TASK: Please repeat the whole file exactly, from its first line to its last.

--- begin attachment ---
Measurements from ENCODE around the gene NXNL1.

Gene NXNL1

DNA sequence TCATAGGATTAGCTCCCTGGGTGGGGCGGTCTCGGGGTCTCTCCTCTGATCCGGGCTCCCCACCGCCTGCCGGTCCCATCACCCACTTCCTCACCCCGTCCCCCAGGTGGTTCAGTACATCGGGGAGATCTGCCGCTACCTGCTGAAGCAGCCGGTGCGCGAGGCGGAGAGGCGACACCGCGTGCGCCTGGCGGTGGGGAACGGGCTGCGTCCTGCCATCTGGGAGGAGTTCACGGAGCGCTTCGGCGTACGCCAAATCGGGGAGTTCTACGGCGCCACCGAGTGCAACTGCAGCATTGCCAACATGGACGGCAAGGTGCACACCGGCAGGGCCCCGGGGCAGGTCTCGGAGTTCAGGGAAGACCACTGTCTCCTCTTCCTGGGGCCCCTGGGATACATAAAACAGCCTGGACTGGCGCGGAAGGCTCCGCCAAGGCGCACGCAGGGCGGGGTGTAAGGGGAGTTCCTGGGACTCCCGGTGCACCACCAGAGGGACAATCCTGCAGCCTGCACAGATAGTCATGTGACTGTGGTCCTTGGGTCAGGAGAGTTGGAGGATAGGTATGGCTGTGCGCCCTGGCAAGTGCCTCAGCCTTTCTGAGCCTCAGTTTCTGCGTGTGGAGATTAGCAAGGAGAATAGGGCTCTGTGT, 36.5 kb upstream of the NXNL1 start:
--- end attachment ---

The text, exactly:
Measurements from ENCODE around the gene NXNL1.

Gene NXNL1

DNA sequence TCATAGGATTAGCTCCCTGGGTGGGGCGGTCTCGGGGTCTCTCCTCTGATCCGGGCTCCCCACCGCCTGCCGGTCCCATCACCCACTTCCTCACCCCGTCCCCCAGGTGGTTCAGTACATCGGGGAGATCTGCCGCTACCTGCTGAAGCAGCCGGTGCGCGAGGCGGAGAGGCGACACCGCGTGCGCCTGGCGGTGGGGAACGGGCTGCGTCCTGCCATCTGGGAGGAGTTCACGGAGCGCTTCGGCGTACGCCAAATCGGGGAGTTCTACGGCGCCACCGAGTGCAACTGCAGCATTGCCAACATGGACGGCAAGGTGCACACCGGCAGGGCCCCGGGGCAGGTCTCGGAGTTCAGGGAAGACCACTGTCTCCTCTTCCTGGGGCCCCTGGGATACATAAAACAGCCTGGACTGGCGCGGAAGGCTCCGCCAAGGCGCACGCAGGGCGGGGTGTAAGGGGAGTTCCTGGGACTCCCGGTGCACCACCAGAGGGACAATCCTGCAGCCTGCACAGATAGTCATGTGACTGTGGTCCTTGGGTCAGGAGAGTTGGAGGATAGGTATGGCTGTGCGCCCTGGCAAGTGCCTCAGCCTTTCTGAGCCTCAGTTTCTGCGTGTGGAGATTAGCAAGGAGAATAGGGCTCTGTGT, 36.5 kb upstream of the NXNL1 start: